True Colors offers CT's only mentoring program for LGBT youth. We match LGBT youth in out-of-home care (foster care, group homes, shelters, etc) with adult mentors who spend 1-3 hours a week with them. In addition, we offer 4 -5 monthly group activities to provide LGBT youth with the chance to socialize with other LGBT youth. We currently have just over 125 youth in the program
Launched in 2003 specifically to meet the un-met needs of LGBT youth, we are now the Department of Children and Family's largest mentoring provider. Dozens of our matches have been maintained long term (3 or more years); many of our youth have gone onto college or other secondary education.
· 1 school created a mural of LGBT support
· 1 school co-sponsored the Laramie Project and fund-raised to bring students to the True Colors conference
· 4 schools planned assemblies to combat anti-LGBT bullying
· 3 schools wrote public service announcements and speeches on anti-LGBT bullying to be presented on Day of Silence
· 1 school designed a senior elective course on sexism and homophobia
· 1 school created an online resource for LGBT students
· 1 school put together personal narratives on experiences with anti-LGBT bullying to present to administration
Our ‘measurable outcomes’ include 8-12 Activist Institutes serving 80 – 120 high school students; the production (or co-sponsoring of) 3 regional summits serving 75- 150 youth and adult advisors in different parts of the state; the completion of a middle school community needs assessment via school based surveys and a community conversation about the needs of these youth; the creation of 2-5 new programs targeting LGBT youth at the middle school as determined by the outcomes of a needs analysis survey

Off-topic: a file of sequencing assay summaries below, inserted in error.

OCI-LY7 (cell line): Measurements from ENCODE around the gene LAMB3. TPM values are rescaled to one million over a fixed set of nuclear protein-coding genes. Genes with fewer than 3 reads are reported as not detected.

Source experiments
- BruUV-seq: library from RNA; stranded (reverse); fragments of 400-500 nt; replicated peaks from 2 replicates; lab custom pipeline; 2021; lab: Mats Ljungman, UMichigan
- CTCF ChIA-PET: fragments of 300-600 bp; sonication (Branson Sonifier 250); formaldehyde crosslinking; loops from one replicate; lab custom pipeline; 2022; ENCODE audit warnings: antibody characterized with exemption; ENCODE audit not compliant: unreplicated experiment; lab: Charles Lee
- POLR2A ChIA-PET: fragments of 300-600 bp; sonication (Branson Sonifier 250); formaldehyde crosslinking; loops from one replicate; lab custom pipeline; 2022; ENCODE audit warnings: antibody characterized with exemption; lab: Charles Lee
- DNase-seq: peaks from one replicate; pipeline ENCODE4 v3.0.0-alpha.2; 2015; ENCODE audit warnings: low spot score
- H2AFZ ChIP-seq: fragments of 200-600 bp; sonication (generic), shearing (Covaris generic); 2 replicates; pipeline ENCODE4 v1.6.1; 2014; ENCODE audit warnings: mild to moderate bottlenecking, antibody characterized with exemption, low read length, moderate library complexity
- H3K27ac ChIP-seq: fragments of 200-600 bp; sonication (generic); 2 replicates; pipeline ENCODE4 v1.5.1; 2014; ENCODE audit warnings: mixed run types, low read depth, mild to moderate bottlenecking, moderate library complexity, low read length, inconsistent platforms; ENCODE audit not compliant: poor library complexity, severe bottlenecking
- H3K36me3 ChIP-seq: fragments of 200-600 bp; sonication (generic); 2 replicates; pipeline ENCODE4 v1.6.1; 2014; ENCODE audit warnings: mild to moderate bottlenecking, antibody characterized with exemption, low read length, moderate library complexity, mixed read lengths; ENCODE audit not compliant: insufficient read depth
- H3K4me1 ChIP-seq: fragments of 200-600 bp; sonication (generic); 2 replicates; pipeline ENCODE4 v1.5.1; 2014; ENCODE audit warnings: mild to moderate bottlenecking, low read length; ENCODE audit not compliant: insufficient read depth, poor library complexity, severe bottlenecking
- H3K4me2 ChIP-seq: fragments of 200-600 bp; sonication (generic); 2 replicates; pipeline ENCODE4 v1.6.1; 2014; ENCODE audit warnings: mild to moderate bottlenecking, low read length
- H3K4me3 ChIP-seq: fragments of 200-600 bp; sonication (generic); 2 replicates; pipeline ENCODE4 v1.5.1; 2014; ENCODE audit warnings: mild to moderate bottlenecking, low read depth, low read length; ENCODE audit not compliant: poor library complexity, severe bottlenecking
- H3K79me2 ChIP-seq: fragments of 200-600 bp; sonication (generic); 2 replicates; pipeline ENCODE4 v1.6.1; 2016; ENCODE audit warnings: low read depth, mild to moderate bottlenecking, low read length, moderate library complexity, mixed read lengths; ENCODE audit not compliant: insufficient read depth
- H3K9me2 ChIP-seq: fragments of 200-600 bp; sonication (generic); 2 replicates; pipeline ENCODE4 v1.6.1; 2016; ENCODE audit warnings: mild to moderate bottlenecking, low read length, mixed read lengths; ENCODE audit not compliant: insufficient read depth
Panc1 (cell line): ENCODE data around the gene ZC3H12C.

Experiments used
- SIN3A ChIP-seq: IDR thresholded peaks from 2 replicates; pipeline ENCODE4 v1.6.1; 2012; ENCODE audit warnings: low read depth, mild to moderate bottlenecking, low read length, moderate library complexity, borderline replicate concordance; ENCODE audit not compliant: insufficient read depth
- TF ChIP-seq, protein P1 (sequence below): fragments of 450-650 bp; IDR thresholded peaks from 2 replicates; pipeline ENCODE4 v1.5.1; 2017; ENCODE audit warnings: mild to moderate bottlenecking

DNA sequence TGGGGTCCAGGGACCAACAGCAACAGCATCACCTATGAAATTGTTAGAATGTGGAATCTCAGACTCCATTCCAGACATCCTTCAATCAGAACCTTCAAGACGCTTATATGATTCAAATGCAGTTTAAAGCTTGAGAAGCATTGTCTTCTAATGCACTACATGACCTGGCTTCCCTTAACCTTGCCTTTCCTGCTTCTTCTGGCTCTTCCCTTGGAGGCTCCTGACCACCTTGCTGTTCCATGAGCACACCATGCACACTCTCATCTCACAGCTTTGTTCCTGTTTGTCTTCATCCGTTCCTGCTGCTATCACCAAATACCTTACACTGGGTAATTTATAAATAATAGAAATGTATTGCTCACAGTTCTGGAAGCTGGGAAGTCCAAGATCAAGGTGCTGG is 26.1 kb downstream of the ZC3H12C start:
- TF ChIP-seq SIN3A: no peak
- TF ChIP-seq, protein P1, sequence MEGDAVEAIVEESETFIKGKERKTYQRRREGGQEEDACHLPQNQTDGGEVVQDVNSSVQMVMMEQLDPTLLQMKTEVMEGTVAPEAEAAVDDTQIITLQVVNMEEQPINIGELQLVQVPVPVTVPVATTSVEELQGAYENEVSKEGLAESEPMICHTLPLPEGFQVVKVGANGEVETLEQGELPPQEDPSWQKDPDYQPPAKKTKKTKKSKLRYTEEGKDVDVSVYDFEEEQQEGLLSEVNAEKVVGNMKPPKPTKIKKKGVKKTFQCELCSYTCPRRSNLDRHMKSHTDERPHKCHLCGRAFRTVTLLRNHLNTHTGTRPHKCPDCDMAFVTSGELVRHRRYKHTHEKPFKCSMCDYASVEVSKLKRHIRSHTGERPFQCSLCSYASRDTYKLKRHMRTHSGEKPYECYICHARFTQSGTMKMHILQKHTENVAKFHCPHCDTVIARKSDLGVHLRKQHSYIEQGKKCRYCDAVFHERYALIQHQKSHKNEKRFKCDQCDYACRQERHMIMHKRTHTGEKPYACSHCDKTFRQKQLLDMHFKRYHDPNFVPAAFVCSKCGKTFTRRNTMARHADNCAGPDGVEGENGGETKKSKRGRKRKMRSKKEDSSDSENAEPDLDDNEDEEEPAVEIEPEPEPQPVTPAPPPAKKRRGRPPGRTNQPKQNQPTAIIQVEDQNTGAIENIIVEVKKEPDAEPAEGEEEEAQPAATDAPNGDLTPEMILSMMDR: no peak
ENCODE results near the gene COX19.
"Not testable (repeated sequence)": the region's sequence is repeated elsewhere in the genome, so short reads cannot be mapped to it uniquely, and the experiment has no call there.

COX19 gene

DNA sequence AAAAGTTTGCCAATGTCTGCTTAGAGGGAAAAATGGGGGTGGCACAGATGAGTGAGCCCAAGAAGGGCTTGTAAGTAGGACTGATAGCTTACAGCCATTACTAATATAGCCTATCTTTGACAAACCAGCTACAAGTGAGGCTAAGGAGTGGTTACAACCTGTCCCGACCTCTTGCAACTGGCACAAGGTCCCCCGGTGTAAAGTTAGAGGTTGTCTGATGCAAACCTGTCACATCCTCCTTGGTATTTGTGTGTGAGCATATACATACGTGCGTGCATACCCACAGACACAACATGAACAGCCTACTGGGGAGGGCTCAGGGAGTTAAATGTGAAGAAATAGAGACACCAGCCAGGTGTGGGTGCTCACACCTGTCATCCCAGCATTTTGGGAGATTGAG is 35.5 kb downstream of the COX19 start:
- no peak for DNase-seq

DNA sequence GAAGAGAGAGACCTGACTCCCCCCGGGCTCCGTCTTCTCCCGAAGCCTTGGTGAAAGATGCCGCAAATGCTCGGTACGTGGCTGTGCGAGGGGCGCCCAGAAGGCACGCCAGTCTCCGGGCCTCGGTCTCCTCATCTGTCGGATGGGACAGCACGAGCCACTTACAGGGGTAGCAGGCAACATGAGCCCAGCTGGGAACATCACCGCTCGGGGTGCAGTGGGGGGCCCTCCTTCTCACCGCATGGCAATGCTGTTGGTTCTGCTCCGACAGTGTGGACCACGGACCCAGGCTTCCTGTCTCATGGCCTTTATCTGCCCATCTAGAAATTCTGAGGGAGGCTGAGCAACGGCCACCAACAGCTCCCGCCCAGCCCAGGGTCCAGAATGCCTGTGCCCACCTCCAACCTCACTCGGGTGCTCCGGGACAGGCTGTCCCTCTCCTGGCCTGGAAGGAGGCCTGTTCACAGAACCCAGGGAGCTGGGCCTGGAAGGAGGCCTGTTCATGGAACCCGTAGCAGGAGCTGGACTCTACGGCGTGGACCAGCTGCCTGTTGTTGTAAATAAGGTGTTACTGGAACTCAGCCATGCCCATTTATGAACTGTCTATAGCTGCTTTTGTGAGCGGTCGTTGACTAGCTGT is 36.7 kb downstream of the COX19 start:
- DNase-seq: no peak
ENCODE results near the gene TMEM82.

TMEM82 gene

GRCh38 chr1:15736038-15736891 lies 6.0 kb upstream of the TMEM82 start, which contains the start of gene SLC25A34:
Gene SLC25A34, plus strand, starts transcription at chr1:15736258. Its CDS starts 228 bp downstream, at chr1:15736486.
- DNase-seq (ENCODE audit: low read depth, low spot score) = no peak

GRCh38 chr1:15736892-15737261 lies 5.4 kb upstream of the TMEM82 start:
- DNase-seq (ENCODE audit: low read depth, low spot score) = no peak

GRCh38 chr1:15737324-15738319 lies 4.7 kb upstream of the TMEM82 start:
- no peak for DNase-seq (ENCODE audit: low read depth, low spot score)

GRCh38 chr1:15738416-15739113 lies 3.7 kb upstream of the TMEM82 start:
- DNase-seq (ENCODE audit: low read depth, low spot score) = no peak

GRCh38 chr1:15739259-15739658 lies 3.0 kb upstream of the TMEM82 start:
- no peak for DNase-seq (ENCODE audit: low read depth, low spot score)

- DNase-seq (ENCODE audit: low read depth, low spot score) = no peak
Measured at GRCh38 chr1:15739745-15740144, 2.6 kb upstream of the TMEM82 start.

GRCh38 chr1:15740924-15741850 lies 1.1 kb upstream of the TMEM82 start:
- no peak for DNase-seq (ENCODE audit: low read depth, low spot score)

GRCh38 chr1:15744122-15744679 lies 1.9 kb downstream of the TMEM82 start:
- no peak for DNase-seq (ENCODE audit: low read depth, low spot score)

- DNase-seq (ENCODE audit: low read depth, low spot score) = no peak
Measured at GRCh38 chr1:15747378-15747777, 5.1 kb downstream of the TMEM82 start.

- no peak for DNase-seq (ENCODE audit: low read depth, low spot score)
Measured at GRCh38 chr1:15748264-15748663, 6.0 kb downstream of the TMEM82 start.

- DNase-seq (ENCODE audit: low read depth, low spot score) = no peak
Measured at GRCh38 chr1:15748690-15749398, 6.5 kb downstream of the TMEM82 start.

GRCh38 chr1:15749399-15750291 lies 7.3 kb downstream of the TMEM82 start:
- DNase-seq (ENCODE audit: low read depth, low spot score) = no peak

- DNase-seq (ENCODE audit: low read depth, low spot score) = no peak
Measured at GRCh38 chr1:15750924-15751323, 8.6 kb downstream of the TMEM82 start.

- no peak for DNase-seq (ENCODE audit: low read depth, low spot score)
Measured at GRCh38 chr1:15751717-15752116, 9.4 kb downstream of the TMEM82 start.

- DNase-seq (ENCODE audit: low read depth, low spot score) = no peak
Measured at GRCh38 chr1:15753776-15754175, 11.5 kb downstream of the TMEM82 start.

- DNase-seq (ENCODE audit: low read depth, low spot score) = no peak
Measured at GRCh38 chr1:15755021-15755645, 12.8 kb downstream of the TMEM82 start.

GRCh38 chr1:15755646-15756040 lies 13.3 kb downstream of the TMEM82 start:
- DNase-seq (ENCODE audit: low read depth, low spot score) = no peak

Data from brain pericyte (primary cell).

· Additional definitions of success include: 95% of satisfaction surveys with youth participants rate their experiences as good, very good or excellent; 95% of satisfaction surveys with adult participants rate the impact of the program on student engagement and skills as significant; and a minimum of 80% of the student groups that participate in the Activist Institute choose and implement a change project that results in lasting change
Positive outcomes of Activist Institute were reflected in the enthusiasm, creativity, and ambition of some of the change projects GSA students came up with. In terms of the students we served, many of them developed leadership skills in tangible ways. For instance, one student who had suffered years of bullying due to his gender presentation was able to spearhead his school’s change project and turn some of his personal frustration into positive change. He came up with an idea for an LGBT-themed mural for his school, rallied together student support, and got his GSA advisor and art teacher to help him distribute resources for the project. The students at this particular school are now working on their mural, which will be displayed at the start of the fall 2012 school year.
Robin P. McHaelen, MSWis the founder and current Executive Director of True Colors, Inc. She is the co-author of A Sexuality and Gender Diversity Training Program: Increasing the Competency of Mental Health Professionals(2011, Professional Resource Press, FL) as well as Recommended Practices to Promote the Safety and Well-Being of Lesbian, Gay, Bisexual, Transgender and Questioning (LGBTQ) Youth and Youth at Risk of or Living with HIV in Child Welfare Settings (2012, Lambda Legal) and several other articles on LGBT youth concerns. Robin is the recipient of numerous awards including the 2011 University of Connecticut, Provost’s Award for Excellence in Public Engagement; the 2009 Hartford Courant/Fox 61 Tapestry Award, the 2008 National Education Association’s Virginia Uribe Award for Creative Leadership in Human Rights and the 2008 Social Worker of the Year (National Association of Social Workers, CT Chapter).
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